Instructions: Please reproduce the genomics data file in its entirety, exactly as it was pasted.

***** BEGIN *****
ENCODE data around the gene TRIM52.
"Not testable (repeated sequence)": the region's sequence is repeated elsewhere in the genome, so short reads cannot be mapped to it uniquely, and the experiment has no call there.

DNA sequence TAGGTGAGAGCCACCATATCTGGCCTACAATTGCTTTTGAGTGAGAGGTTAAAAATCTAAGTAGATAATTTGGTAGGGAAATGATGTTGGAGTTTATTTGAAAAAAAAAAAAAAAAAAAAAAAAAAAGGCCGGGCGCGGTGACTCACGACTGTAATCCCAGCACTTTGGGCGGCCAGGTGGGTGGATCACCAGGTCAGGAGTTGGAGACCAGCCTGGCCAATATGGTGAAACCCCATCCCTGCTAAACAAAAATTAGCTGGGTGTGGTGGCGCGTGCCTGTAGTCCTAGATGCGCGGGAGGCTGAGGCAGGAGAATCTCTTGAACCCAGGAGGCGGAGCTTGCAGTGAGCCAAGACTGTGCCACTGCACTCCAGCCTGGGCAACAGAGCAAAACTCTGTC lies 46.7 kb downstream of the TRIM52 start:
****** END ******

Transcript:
ENCODE data around the gene TRIM52.
"Not testable (repeated sequence)": the region's sequence is repeated elsewhere in the genome, so short reads cannot be mapped to it uniquely, and the experiment has no call there.

DNA sequence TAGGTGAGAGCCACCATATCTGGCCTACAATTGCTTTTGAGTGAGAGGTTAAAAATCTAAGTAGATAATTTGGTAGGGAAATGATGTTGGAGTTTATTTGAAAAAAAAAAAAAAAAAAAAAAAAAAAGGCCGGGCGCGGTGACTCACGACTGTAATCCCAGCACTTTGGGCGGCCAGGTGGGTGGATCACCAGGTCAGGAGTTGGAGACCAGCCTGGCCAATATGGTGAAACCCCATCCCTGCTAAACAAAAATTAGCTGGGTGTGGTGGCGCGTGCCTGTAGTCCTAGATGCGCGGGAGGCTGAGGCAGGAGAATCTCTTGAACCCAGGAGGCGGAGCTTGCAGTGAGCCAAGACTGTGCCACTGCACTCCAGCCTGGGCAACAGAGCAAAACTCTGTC lies 46.7 kb downstream of the TRIM52 start: